Create an input mask in Access
Fields like phone numbers, zip codes and credit card numbers often have a standard format. Input masks enable you to enforce the use of such a format whenever such a value is entered into your database. This input mask tutorial shows you how to create an input mask in Access 2010.
Input masks help you gather consistent data
Standardizing the way fields are entered with input masks is a good thing for two reasons. First, they prevent the insertion of incomplete or plain wrong values into your database, like a phone number containing just 4 numbers.
Secondly, when values are entered in a consistent way, it will be easier to sort, group and query on those values later on.
Create an input mask
In this example we will create an input mask for a phone number in international format. The international format for phone numbers is
+<country code>-<area code>-<subscriber code>
- The country code can contain one, two or
three digits and is preceded by a + sign.
- The area code can contain any number of digits, but let's take 6 as a maximum
- The subscriber code can contain any number of digits as well, but lets take 8 as a maximum.
Follow these steps to create the input mask.
- Open your table in design view.
- Select the field you want to create an input mask for.
- Look for the Input Mask field in the field
properties overview at the bottom of the screen.
- In the Input Mask field you can type an input mask directly if
you know how to (and you will after reading the rest of this
tutorial). If you don't yet know how to create an input mask
yourself, click the small button that I marked with the red square.
This will bring up the Input Mask Wizard.
- In the Input Mask Wizard you can choose from a number of standard input masks that Access can create for you. Because I am in the Netherlands, Access is showing me input masks for Dutch zip codes and social security numbers. You may see some other input masks. Choose the Phone Number input mask and click Next. We will modify this input mask to our needs.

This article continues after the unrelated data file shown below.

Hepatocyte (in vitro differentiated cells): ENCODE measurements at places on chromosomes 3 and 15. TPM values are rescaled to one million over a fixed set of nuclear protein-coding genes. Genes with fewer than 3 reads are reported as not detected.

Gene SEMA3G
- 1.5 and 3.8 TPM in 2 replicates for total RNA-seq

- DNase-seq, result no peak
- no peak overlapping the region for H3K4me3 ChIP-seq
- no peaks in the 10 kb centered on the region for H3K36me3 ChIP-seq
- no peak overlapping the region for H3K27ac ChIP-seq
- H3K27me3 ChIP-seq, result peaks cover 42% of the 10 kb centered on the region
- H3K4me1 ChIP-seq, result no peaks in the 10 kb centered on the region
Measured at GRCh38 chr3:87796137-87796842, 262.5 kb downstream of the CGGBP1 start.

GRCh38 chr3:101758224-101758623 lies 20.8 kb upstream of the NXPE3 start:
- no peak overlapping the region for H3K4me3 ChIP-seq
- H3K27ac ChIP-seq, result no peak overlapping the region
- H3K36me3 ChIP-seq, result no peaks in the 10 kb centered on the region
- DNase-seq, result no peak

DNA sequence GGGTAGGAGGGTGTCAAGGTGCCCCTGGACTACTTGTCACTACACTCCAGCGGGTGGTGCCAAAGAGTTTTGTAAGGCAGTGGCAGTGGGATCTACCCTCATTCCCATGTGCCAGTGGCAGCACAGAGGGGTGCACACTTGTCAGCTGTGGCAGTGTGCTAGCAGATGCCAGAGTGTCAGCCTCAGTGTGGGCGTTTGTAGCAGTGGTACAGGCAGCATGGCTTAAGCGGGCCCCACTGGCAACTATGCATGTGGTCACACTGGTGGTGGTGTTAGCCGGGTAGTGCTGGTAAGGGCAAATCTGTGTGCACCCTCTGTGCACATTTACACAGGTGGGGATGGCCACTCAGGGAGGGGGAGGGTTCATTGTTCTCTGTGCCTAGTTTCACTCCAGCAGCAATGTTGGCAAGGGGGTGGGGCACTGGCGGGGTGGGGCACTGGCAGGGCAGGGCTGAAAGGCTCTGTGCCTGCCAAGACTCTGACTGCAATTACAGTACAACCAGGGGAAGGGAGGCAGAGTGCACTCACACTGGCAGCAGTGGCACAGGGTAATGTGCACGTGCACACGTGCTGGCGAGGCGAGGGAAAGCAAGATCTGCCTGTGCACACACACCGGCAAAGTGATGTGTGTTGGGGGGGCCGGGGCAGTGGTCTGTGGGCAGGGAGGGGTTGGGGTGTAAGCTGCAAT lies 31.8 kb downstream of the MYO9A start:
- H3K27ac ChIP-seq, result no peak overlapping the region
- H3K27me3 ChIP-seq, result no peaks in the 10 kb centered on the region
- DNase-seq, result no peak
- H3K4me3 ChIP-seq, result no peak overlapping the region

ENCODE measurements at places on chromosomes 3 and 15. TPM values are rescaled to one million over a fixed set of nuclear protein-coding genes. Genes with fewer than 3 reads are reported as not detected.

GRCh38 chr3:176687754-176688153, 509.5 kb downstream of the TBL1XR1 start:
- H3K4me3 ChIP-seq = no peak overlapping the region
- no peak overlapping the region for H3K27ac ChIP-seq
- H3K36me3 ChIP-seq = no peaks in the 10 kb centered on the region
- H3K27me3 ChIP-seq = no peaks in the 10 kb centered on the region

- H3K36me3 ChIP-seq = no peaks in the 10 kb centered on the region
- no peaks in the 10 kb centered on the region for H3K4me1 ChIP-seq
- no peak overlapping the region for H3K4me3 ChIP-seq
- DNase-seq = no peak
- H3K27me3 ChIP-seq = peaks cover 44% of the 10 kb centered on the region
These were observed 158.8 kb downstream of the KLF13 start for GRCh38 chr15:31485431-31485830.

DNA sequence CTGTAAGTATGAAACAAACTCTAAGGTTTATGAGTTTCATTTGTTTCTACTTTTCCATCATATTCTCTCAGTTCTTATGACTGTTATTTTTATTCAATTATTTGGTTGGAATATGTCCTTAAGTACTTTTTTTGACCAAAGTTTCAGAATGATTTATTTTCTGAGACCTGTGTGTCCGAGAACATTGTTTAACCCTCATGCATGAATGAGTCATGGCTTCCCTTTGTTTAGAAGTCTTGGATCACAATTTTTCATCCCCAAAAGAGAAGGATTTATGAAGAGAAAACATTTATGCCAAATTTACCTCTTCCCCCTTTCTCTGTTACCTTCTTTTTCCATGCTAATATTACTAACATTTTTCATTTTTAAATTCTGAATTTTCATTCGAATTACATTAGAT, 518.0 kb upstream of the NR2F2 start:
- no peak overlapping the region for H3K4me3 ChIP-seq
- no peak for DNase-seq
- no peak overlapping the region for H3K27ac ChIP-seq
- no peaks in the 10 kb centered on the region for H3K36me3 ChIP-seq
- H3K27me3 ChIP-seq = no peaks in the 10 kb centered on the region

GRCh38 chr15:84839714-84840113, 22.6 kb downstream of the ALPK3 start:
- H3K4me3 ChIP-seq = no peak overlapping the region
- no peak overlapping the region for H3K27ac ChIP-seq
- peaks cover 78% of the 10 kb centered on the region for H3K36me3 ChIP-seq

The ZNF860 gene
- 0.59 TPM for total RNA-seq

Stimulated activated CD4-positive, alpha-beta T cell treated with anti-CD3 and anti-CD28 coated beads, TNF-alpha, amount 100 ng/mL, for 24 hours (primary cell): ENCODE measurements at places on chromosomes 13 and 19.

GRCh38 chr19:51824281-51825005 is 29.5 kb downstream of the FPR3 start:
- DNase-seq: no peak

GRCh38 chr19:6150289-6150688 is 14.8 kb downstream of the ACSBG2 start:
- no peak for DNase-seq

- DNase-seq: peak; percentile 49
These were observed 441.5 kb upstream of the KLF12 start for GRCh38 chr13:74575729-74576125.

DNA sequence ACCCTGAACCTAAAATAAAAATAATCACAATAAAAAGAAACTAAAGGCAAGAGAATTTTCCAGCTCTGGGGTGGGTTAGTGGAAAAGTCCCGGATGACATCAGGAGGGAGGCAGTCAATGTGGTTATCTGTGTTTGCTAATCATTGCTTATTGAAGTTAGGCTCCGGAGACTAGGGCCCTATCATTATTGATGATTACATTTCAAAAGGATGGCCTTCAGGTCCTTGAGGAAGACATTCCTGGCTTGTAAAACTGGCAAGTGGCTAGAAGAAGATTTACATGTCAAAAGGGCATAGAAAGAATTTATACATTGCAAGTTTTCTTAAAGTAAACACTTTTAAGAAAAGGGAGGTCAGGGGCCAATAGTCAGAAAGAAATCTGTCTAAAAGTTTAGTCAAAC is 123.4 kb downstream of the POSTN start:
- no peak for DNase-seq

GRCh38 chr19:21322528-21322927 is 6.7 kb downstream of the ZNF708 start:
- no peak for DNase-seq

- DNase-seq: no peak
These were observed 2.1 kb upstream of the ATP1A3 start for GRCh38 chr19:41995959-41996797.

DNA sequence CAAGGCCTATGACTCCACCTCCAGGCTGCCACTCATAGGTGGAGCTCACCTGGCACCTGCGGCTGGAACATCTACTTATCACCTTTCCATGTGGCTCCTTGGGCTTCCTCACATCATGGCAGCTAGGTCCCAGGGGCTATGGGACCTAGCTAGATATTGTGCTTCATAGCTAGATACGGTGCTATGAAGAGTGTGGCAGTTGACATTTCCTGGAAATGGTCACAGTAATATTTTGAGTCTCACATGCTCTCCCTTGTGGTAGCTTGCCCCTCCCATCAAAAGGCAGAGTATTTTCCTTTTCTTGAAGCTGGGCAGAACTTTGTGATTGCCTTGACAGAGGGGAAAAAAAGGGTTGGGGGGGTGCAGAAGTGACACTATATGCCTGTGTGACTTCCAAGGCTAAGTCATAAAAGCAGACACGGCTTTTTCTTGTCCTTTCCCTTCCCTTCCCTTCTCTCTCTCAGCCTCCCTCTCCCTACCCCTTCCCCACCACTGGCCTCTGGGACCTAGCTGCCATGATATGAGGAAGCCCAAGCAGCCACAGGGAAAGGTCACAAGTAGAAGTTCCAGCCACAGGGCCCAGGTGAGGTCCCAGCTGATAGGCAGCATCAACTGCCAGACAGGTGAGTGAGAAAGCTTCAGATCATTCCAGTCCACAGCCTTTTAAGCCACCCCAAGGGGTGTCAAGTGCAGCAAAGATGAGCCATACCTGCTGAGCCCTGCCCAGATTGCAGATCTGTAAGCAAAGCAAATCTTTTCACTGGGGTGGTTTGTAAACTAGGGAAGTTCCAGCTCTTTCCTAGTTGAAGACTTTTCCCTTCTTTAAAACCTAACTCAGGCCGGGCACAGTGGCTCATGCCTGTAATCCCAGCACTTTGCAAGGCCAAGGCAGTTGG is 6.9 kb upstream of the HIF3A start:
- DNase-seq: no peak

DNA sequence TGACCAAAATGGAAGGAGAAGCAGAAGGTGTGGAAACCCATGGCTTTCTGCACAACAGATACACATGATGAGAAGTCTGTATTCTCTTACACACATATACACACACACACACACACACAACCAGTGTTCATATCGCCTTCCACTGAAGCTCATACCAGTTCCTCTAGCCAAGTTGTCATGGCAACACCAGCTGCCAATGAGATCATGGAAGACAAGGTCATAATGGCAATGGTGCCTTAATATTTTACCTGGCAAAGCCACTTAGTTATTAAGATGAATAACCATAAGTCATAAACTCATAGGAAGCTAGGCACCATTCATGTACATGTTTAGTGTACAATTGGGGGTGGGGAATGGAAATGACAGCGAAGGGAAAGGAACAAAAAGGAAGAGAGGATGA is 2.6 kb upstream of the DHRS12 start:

- In the next step of the wizard enter +099-0999999-00009999 into
the Input Mask field and in the
Placeholder character dropdown, select the
underscore _ character.
The + sign and the - signs in the Input Mask are literal characters. The Placeholder character indicate where the user can type. The 0 and 0 characters have a special meaning. A 0 indicated a required digit, a 9 character indicates an optional digit. So, in the example, we require
- a country code of at least one digit and max three digits
- an area code of at least one digit and max six digits
- a subscriber code of at least four digits. and max eight digits
- Test the input mask by entering a phone number in the Try It box.
- Click next. In the last window of the Input
Mask Wizard you can tell Access to store the phone numbers with or
without the literal characters defined in the input mask. Choose
whichever is best for your situation.
Input mask special characters
You already saw that the 0 and 9 characters have a special meaning in an input mask. The table below shows all characters that have a special meaning in input masks.
|0||User must enter a digit|
|9||User can enter a digit|
|#||User can enter a digit, space, plus or minus sign. If skipped, Access enters a blank space.|
|L||User must enter a letter|
|?||User can enter a letter|
|A||User must enter a letter or digit|
|a||User can enter a letter or digit|
More special characters can be found here.
When not to use input masks
Input masks are mostly used when you enter "code-like" data that has a standard format and a somewhat standard length into a field.
When you need more advanced control over what data is entered, like validating values that vary in length, validating e-mail addresses or checking if a value doesn't exist in the database already before it is entered you should use validation rules. I will digg into validation rules later in another access tutorial.